The location of the Terrapin hide in relation to the Star Bed. Access to the Terrapin hide is from underneath the star bed via a tunnel.
The hide has been aptly named the Terrapin Hide, as if you had a Terrapin's eye view.
Let's just pause and put the Terrapin Hide at Jaci's in perspective.
If you go on safari in South Africa, whether that be in Sabi Sands, KNP, Madikwe, or any other Private Game Reserve, that Safari will most likely comprise of the following daily itinerary (more or less):
There is absolutely nothing wrong with this routine. I absolutely LOVE it!
But here's the thing as a photographer. There's about 4 hours or so in the afternoon of free time. When going on Safari, and let's be honest, a Safari is a top end holiday product...you want to make the most of that experience. I would say even more so as a photographer. On my last trip to South Africa last year I chose two lodges in Sabi Sands next to rivers. The reason I did this was in an attempt to give me further photographic opportunities during that free time. During my stay at those lodges I saw one elephant at the first lodge by the river, and at the second lodge a buffalo and a crocodile. That was it. Don't get me wrong - I had an amazing experience. But despite trying to stack the odds in my favour by choosing lodges next to water sources, I didn't get the extended photography I was hoping for.
So, what makes Jaci's and the Terrapin Hide different? As I previously mentioned Jaci's is fenced. This means free access to the hide at any time of the day or night. No need for escorts to and from the hide. If you want to go 1-2 hours before morning game drive you can. If you can't sleep at 2am you can go and take a wander to the hide and look out. If you wanted to do an all-nighter in the hide, you can. Access is 24 hours, unrestricted. But most importantly for people like myself, who are photographers and looking for extended shooting opportunities, the hide is a fantastic compliment to the game drives. In the itinerary I described above, I would basically fit 2 hours in the hide from 1pm through to 3pm - where the hide became a hive of activity as the heat of the day started to take affect and large numbers of elephants, zebras, giraffes and antelope would descend on the waterhole. Then after dinner, from 9pm onwards I would spend another 1 hour and 30 minutes at night. This allowed me to follow another passion of mine, astro photography and if I got lucky (which I did) included some animals in those images (I was visited by elephants)!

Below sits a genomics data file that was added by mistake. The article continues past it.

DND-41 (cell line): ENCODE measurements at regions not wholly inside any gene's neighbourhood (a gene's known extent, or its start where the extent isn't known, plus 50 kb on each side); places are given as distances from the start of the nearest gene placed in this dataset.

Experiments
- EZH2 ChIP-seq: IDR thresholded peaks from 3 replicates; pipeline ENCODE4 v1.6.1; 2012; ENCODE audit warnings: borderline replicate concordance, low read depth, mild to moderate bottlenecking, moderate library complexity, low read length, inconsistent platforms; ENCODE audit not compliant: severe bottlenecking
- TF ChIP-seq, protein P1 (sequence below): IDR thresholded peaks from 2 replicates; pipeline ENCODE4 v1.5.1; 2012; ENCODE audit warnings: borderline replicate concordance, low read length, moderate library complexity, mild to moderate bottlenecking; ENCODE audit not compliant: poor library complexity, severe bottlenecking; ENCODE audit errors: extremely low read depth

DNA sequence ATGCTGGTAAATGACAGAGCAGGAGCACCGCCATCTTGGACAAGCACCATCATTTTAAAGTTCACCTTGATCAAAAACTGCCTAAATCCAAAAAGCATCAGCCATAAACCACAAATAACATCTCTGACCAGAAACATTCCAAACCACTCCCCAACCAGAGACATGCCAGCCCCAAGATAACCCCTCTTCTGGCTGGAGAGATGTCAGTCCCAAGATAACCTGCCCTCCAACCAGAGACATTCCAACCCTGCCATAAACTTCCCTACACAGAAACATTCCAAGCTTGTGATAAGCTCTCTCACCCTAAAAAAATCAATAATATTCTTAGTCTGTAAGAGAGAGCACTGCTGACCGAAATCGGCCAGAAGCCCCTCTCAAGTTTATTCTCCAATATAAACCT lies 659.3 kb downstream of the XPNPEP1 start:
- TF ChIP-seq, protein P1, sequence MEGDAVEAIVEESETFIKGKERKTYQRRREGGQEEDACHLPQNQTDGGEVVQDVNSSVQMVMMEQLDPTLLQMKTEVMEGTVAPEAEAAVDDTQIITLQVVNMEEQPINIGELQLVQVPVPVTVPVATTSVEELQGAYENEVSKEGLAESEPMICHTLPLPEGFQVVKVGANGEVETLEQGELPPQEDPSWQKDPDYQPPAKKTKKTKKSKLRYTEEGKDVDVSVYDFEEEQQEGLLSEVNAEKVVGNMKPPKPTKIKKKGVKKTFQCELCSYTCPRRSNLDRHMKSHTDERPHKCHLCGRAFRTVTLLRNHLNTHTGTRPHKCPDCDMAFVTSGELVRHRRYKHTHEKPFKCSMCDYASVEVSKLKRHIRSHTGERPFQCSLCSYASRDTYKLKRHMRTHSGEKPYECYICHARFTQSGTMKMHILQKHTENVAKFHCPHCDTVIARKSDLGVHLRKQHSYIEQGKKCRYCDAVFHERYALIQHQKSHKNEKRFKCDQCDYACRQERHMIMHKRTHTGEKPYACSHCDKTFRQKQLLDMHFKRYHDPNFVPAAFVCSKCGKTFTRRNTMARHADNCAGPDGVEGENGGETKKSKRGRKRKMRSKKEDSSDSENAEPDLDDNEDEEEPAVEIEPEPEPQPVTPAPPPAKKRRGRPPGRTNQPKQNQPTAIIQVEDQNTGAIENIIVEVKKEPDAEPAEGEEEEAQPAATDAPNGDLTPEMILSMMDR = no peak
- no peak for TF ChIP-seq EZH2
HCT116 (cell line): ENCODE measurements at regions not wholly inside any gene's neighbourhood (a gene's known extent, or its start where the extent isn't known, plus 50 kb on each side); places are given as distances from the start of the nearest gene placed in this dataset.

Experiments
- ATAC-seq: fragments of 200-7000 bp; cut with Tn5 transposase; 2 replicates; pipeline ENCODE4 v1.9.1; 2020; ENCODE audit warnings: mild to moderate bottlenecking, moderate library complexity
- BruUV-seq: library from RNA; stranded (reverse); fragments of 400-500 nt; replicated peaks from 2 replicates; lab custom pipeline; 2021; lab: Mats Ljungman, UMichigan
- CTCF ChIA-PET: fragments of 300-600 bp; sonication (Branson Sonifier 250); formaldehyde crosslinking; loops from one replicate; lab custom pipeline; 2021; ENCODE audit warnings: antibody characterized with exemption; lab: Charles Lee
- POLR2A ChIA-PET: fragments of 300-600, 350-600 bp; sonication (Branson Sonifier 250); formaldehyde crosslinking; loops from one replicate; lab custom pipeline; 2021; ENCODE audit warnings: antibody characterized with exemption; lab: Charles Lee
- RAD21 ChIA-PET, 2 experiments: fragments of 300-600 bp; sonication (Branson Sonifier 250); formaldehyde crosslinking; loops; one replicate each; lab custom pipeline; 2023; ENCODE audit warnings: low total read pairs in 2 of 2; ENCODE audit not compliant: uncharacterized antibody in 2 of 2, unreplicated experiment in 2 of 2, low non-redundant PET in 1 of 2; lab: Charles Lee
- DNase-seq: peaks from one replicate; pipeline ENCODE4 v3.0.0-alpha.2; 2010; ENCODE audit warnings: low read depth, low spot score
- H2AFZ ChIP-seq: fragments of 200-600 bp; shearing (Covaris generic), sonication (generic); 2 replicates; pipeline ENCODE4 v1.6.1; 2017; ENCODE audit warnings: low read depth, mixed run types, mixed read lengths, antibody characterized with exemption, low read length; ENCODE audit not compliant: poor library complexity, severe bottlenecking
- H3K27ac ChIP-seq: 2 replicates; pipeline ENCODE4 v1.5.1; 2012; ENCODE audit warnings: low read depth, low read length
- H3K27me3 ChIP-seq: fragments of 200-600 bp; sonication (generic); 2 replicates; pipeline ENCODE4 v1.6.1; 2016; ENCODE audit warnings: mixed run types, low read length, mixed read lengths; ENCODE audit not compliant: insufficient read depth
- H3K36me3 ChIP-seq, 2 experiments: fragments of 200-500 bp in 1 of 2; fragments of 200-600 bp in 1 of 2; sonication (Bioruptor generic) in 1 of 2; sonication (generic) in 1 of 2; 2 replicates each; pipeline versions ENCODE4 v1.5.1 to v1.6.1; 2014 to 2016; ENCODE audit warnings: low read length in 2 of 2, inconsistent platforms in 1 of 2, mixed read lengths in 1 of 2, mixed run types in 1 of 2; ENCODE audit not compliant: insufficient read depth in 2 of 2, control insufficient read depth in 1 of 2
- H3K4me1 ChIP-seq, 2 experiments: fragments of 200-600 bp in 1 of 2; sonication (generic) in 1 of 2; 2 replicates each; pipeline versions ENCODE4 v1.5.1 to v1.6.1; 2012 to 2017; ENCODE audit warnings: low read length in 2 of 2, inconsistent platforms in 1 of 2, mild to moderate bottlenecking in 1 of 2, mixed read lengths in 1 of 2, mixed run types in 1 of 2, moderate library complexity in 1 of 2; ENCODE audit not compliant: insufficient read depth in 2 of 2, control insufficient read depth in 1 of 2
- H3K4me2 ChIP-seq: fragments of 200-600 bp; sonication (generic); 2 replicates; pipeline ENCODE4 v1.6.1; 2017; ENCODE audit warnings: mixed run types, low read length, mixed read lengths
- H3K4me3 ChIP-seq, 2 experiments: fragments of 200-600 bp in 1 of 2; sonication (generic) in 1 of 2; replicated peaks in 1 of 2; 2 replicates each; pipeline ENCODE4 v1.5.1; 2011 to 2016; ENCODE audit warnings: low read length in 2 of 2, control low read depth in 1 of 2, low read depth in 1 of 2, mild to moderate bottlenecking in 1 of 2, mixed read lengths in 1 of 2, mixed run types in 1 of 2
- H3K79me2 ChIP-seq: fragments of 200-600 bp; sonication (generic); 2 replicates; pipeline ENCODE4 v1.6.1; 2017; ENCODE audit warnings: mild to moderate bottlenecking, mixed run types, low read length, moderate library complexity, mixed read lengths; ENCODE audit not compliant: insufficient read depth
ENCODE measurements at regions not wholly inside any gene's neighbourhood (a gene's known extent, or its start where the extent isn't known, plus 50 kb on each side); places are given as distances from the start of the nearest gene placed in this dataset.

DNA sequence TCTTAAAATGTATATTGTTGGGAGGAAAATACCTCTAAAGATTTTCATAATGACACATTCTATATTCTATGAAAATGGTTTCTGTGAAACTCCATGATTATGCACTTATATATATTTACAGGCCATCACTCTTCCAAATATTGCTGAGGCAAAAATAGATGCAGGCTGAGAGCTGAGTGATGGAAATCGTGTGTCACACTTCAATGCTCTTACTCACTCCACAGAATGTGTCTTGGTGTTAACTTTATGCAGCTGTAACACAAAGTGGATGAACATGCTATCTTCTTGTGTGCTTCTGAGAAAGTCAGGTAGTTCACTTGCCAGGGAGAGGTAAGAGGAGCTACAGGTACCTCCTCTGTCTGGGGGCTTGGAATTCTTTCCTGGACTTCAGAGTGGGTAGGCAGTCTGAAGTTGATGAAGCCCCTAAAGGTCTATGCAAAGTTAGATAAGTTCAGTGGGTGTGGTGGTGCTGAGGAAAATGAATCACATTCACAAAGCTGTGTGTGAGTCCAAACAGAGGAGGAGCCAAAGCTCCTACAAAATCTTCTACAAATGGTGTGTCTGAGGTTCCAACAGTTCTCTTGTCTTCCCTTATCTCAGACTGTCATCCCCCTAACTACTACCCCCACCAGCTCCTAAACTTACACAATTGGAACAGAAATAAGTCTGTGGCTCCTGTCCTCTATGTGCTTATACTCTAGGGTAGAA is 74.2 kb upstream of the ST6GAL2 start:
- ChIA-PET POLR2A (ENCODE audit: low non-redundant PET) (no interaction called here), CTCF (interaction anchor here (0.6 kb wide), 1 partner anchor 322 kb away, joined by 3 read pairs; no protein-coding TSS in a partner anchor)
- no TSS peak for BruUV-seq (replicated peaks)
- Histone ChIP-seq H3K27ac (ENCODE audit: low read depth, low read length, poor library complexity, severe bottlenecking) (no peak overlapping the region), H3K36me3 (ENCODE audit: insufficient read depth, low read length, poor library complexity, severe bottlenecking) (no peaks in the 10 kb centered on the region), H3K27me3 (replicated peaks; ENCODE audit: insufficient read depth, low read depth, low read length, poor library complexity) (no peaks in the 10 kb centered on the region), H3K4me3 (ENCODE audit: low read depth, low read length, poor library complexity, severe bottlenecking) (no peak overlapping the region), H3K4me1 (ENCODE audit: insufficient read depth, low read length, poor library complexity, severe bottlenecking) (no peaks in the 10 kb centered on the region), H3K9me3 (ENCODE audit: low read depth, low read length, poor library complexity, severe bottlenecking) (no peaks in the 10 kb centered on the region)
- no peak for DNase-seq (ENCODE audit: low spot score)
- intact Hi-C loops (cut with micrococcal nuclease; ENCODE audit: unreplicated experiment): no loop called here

A flurry of activity once the animals come down to drink. The biggest headache you are likely to have is where to focus and shoot! This is a nice headache to have!!!
Now of course, my perspective is very much that of a wildlife photographer. I have no doubt if a facility like Jaci's had existed when I started my own wildlife photographic journey, I would have progressed a lot quicker up that learning curve having the Terrapin Hide and Game Drives throughout my stay. But to think of the Terrapin Hide as just a photographic facility is doing it a disservice. The Terrapin Hide is first and foremost a hide. Meaning the animals do not see you. Which means you experience their surroundings, their environment on their terms. Even without a camera, if you just sit and watch, and listen, the calm and serenity and the awe of nature just meters away from you is truly, truly special. During my 5 days there, I witnessed children of a variety of ages simply be amazed at what they were witnessing in front of them. Theirs is a generation of instant imaging, iPhones, iPods and iPads. To watch them be able to take amazing images at eye level of the animals at the waterhole with their mobile devices put a smile on my face. They would be sharing these images with friends and family almost the instant they connected to the wifi at the lodge. The Terrapin Hide gets them closer than ever before to animals in their environment. It's a bold statement to make, but having spent time in the Terrapin Hide I would said it is perfectly placed to "democratise" wildlife photography. No longer do you need specialised equipment to take advantage of the eye/water level placement to get incredible wildlife images. And that is what, in my opinion makes it a very special place indeed...
Me heading down the tunnel to get to the hide - I make sure I have my bag of kit with me on hand for a hide session.